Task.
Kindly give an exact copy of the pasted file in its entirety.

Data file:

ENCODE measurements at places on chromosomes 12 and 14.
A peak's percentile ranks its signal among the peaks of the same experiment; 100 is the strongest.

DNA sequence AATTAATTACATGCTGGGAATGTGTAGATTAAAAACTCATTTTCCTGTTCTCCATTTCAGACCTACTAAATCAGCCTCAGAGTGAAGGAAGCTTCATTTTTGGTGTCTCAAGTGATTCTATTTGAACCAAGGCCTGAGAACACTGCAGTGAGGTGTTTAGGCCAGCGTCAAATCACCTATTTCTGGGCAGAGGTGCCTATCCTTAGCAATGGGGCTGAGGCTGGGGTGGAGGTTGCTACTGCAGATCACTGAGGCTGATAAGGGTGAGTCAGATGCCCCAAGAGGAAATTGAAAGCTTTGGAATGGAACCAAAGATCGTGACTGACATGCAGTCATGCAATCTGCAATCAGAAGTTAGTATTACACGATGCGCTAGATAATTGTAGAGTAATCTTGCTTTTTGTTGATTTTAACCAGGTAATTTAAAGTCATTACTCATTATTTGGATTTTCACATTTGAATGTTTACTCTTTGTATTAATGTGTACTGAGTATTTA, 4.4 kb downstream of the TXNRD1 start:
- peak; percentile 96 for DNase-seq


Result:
ENCODE measurements at places on chromosomes 12 and 14.
A peak's percentile ranks its signal among the peaks of the same experiment; 100 is the strongest.

DNA sequence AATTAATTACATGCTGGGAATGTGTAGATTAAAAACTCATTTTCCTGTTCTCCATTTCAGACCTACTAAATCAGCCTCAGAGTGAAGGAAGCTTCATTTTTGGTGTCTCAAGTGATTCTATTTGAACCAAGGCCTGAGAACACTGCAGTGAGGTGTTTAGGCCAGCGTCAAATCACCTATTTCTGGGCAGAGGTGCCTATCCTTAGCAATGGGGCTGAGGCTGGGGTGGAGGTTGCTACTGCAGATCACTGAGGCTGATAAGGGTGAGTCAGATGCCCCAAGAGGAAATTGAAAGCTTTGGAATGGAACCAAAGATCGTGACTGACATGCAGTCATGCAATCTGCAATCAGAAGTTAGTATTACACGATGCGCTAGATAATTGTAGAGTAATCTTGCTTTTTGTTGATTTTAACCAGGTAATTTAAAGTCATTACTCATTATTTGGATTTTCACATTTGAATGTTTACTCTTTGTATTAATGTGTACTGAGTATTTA, 4.4 kb downstream of the TXNRD1 start:
- peak; percentile 96 for DNase-seq